New Last Call: 'Tags for Identifying Languages' to BCP

Peter Constable petercon at
Mon Dec 13 05:13:00 CET 2004

> From: ietf-languages-bounces at [mailto:ietf-languages-
> bounces at] On Behalf Of Bruce Lilly

> > What is silly is saying that every language tag has to have a
> > attribute associated with it so that computer software managing that
> text
> > knows the language of that text.
> In the specific cases of the core Internet protocols that
> I have mentioned, there *is* a date/time attribute in the
> form of an RFC [2]822 Date field.  If we're talking about
> some file stored on some machine, every OS that I know of
> has a date/time stamp associated with that file.  If you
> have something else in mind, a concrete description and/
> or example might help.

That is not sufficient for many other implementations of RFC 3066. For
instance, an XML document may well be stored in a file system that has
date/time stamps associated with the file; it might also be stored in a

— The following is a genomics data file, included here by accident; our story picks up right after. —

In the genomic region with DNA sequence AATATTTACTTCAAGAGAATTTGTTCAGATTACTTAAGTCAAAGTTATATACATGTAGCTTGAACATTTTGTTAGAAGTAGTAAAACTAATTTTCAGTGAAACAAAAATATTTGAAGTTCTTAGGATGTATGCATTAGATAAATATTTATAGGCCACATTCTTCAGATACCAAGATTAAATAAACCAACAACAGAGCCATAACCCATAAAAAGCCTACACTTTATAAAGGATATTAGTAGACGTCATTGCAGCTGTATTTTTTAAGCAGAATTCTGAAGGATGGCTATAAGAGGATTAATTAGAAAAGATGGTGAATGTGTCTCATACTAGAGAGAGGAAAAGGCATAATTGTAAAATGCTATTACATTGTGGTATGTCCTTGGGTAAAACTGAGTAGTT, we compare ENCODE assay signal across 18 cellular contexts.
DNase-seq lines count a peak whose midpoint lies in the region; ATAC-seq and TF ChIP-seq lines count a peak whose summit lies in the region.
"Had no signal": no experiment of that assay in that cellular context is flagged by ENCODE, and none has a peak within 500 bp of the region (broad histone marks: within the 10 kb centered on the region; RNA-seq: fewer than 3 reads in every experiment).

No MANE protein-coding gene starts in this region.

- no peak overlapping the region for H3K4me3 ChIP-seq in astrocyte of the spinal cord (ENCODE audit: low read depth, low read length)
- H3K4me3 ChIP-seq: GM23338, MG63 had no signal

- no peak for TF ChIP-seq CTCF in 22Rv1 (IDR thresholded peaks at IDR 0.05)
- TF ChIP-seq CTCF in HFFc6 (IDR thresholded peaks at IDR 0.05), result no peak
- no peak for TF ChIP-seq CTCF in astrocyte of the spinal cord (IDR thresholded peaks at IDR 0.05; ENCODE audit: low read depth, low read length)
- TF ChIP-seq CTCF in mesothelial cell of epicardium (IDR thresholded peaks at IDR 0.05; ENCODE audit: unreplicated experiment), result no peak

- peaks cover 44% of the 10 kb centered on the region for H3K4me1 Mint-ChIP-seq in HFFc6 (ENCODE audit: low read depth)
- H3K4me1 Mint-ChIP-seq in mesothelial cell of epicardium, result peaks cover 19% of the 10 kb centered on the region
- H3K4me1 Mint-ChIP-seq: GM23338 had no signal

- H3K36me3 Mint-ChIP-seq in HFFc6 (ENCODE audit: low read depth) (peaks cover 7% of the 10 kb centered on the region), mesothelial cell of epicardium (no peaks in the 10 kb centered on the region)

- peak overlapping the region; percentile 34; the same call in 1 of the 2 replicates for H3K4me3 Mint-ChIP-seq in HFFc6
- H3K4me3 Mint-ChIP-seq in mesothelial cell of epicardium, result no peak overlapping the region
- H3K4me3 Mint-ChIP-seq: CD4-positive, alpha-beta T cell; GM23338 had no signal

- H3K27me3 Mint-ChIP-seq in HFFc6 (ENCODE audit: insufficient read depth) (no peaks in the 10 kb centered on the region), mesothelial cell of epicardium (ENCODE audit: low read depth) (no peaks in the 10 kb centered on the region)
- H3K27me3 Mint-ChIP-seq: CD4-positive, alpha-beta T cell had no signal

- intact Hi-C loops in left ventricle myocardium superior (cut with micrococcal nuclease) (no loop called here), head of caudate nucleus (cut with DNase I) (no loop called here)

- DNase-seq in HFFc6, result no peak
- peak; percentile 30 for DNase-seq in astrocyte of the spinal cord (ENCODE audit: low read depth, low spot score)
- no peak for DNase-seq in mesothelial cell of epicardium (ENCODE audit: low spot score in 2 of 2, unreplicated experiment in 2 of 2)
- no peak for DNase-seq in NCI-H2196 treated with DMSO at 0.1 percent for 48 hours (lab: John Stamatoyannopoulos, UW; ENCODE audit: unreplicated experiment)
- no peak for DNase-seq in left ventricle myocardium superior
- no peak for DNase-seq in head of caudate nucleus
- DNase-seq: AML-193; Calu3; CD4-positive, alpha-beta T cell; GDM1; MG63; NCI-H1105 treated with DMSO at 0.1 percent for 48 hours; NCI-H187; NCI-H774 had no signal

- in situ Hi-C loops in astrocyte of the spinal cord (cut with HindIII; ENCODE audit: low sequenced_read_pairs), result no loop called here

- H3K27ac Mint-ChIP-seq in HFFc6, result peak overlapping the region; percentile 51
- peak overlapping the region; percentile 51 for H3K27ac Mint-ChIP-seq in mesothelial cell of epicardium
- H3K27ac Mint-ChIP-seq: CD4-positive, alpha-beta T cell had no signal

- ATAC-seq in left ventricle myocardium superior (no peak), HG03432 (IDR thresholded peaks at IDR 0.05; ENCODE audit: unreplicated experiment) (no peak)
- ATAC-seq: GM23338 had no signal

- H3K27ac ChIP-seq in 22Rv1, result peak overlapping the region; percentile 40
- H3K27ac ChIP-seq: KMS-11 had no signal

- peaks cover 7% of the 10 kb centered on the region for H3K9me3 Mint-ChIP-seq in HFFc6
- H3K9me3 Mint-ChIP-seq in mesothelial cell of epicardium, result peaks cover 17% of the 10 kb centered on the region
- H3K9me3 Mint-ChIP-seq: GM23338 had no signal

content manangement system that does not report creation dates when
returning content. And elements from within that XML document may be
returned as the result of an X-Path query or a call into a DOM API, and
those surely cannot be assumed to have creation date/time stamps, though
one certain must assume that they can have RFC 3066 tags as xml:lang

> I'm not "eager to abolish" "uniqueness".  There never was
> any guarantee that codes would never change. Both RFCs
> 1766 and 3066 specifically mention changes as a fact of
> life.

Some of us consider that fact and the instability particularly of ISO
3166 to be a serious problem. That (not accessibility) was one of the
key reasons for this revision.

> > > SO where are the French definitions?
> >
> > Ask a person who is bilingual in English and French to provide one.
> That would lack definitiveness which characterizes the
> ISO lists.

You started out this thread by talking about display names, not
definitions; hence Mark's suggestion. Now you have switched to talking
about definitions. The draft clearly indicates where one finds the

"   o  All 2-character language subtags were defined in the IANA
      according to the assignments found in the standard ISO 639..."

I.e. the definition is provided in the registry on the basis of what is
defined in ISO 639; hence if what is indicated in the registry is for
any reason insufficient for your purposes, you consult the definitive
source, the ISO standard.

Peter Constable
Microsoft Corporation

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